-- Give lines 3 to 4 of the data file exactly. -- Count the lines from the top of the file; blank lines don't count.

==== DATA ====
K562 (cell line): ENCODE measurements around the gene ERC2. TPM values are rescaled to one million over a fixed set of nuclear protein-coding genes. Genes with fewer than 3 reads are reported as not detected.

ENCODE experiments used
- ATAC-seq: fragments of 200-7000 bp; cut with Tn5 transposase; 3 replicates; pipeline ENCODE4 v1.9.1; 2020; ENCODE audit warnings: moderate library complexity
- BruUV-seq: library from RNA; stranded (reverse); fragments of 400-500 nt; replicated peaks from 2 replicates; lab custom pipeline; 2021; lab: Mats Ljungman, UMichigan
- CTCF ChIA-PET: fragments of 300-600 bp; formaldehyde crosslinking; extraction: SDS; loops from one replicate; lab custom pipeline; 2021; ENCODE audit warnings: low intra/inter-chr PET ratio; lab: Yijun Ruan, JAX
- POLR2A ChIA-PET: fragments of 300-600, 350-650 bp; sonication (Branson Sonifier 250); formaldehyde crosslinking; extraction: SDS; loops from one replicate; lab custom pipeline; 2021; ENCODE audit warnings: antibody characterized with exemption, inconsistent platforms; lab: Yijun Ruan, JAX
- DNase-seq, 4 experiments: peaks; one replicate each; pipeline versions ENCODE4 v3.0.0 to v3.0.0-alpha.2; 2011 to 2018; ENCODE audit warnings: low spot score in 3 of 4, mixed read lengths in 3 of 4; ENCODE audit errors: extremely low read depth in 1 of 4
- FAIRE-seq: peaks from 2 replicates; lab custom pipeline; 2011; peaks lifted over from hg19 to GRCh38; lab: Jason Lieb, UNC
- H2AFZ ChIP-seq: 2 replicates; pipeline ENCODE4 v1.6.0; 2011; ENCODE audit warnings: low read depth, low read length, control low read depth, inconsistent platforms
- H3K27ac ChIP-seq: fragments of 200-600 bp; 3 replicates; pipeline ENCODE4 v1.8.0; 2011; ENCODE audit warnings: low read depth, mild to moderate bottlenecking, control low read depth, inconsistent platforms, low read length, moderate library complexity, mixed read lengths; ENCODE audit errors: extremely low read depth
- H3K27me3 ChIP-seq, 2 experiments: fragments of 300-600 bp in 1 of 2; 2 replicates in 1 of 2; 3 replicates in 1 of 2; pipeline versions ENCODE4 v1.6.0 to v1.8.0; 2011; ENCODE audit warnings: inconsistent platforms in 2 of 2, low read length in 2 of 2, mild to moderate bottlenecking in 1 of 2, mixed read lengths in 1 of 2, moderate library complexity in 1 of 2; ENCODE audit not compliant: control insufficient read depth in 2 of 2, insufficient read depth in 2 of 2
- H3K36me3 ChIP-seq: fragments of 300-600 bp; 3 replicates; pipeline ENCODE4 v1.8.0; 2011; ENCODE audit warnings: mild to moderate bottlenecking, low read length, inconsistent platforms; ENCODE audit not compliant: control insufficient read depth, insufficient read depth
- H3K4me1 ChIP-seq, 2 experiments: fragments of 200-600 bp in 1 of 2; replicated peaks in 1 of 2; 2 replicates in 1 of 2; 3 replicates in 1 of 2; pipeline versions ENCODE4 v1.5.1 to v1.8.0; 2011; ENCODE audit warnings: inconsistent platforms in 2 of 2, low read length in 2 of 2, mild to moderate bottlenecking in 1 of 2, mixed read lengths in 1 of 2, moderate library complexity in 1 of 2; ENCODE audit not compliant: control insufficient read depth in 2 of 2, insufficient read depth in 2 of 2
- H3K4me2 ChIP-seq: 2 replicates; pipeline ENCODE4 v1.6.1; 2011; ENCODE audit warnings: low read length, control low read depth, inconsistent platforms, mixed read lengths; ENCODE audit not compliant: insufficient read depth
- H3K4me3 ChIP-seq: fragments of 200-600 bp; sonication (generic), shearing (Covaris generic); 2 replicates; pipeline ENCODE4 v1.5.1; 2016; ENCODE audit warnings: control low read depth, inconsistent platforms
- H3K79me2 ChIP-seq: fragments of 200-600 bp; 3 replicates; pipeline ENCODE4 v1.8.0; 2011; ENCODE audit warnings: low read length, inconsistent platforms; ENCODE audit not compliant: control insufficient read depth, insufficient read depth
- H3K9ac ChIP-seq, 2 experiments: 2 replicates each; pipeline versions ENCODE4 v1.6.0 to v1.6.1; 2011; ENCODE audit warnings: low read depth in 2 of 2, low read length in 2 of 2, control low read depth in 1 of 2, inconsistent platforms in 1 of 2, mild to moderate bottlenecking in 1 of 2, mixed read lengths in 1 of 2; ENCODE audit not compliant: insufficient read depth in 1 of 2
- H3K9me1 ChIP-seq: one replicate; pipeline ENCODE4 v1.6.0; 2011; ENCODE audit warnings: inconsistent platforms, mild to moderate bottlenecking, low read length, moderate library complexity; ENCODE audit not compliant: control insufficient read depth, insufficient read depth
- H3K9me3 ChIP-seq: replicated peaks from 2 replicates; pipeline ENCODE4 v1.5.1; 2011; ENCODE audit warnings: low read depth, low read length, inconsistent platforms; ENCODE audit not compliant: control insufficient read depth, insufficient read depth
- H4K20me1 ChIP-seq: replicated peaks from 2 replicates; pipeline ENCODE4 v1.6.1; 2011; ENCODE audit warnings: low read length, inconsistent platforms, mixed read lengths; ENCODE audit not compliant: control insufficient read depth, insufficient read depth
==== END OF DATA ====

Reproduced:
- ATAC-seq: fragments of 200-7000 bp; cut with Tn5 transposase; 3 replicates; pipeline ENCODE4 v1.9.1; 2020; ENCODE audit warnings: moderate library complexity
- BruUV-seq: library from RNA; stranded (reverse); fragments of 400-500 nt; replicated peaks from 2 replicates; lab custom pipeline; 2021; lab: Mats Ljungman, UMichigan